Artists who produce photographic images cannot neglect the need for critical reflection on the nature of a medium that now plays a leading role in shaping the forms of knowledge and the concept of the truth. It also follows that they cannot afford to use the medium naively, in the belief that showing the world as it appears is in itself an act of moral rebellion. At the same time, an act of self- analysis cannot make its own focus into a pretext for talking about itself, when the matter at hand is so full of ethical implications. For a long time, there was a widespread belief that by allowing people to see more and better, photography could make a decisive contribution to the political battles for social progress. Although photojournalism continues to feel that it has a mission to carry out today, it has lost much of its power and it is no longer capable of bringing about change by pricking people’s consciences. An enduring idea once prevailed that constant, heavy media coverage of human suffering would drive the search for a solution to the causes. However, it has been not only proved wrong but actually turned on its head, paradoxically producing the opposite effect. The pictures of the migrants that reach the coasts of Europe are some of the most emblematic images in this respect. We are shown the tear-streaked faces of desperate men, pregnant women and children so often that they have become masks of tired iconographic clichés, while the people behind them are recognized as actual human beings less and less. Although she did not hold back from sharply criticizing them, Susan Sontag credited photographs of this kind with a key ethical value, because they still have the potential to make people reflect on the causes behind the subjects that they show. However, the media sphere in which they can be found almost exclusively steers people in the opposite direction. It promotes images that are all alike and convey clear and instantly apparent concepts. Rather than rational thinking, they encourage superficial empathy for rapid consumption, which prevents the development of genuine moral stances and a social and political conscience 2 . Therefore, rather than asking ourselves if we see too many or too few of these images, we need to ask what sort of reflection they are actually capable of provoking when we look at them.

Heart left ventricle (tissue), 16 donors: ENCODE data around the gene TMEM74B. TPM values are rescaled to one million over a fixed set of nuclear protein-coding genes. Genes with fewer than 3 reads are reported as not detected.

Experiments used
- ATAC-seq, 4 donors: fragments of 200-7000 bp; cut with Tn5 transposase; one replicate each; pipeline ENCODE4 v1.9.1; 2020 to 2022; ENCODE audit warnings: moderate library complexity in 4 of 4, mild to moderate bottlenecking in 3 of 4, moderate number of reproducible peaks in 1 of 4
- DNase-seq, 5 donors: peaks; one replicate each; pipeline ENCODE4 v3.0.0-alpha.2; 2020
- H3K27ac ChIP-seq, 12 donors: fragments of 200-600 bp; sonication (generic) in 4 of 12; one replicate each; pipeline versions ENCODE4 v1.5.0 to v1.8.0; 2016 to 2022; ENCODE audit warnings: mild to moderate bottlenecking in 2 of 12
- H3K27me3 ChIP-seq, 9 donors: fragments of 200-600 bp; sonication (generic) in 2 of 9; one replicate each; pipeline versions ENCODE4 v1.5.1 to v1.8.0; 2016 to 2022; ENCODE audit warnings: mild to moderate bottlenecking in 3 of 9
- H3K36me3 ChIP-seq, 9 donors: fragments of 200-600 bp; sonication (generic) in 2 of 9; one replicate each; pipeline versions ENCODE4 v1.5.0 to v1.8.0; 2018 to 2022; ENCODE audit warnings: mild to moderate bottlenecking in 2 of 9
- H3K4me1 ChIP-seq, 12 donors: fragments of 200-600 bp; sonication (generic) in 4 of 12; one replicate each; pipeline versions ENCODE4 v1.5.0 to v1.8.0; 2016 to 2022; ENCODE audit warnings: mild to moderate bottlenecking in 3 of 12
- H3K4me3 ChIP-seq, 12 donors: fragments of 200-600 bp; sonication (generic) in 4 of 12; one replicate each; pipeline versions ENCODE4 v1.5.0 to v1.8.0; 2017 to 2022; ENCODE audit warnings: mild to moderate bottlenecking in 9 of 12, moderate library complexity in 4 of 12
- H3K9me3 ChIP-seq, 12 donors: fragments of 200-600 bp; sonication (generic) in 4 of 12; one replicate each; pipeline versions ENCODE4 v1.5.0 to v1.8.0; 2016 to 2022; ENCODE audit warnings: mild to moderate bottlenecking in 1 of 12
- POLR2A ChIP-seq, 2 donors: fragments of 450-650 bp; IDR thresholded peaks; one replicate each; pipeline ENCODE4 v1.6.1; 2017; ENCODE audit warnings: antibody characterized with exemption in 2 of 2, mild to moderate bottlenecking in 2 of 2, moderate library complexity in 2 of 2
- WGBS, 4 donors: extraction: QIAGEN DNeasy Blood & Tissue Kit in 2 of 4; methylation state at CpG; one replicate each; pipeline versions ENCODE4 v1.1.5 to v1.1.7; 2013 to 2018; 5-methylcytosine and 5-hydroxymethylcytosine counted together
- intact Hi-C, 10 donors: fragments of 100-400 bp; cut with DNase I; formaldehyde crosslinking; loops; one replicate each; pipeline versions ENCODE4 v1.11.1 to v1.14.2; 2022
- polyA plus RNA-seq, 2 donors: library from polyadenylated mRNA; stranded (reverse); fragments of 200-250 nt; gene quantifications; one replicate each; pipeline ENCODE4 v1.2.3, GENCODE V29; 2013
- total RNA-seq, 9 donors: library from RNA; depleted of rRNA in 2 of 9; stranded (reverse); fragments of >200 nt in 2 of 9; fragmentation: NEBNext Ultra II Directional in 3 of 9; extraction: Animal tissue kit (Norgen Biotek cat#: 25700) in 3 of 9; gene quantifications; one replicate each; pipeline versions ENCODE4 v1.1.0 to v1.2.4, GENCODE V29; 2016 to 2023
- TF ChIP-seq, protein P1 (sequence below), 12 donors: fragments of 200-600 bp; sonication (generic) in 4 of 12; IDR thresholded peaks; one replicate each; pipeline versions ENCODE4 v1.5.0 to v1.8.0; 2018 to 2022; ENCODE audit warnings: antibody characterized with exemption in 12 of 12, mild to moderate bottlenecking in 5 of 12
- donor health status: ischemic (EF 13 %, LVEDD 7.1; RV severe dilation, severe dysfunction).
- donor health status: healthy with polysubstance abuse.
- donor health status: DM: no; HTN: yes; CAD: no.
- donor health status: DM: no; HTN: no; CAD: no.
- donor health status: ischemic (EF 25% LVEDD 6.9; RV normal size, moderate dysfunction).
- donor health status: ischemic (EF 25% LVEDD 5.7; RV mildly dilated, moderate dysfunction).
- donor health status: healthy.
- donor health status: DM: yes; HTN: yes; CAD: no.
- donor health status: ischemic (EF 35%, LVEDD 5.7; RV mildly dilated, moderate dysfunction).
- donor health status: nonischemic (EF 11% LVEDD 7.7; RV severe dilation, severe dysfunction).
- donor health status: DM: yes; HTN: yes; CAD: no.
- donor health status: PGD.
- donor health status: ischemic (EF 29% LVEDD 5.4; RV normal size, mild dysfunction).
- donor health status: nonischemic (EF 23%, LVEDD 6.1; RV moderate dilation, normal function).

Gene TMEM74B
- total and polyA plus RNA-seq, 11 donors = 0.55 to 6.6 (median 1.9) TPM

"I don't think we did go blind, I think we are blind, -blind but seeing, Blind people who can see, but do not see"
In his novel Blindness 3 , José Saramago describes the dreadful, regressive consequences for society and people in general when an inexplicable blindness epidemic hits an imaginary country. It is a clear and powerful allegory of a Goyaesque sleep of reason in the image society, as well as a prefiguration of the crisis in European civilization. Rather than trying to make the invisible visible, Federica Landi, Emeric Lhuisset and Ana Catarina Pinho have tried to reveal the difficulty of seeing and holding onto what we see. Having met groups of refugees, listened to their stories and established relationships with them, they produced works that refuse to show their faces, thus driving home the message that there can be no emotional short cuts with knowledge and understanding. Artists take actions and the blend of outlooks and reasoning is - among other things - a form of resistance. Their solutions keep empathy in check and call for rational engagement, encouraging contemplation of different ways in which our visions can divert our attention from how things and people really are. Rather than an individual act, seeing is a relationship. Without relationships, we consume images without seeing them. One last question: what remains of an image when we stop looking at it?
1. Jared M. Diamond, Guns, germs, and steel. The fates of human societies, W.W. Norton & Co. NewYork 1997
2. See Susan Sontag, On Photography, Farrar, Straus and Giroux, New York 1977; Susan Sontag, Regarding the pain of others, Farrar, Straus and Giroux, New York 2003; Paul Bloom, Against empathy. The case for rational compassion, Ecco Press, New York 2016.
3. José Saramago, Blindness. A novel, Harvill, London 1997. The title of the present text is a translation of the book’s original Portuguese title, Ensaio sobre a Cegueira.
Text written by Daniele De Luigi for the MEDITERRANEA 18 YOUNG ARTISTS BIENNALE catalogue, entitled "Home". 2017.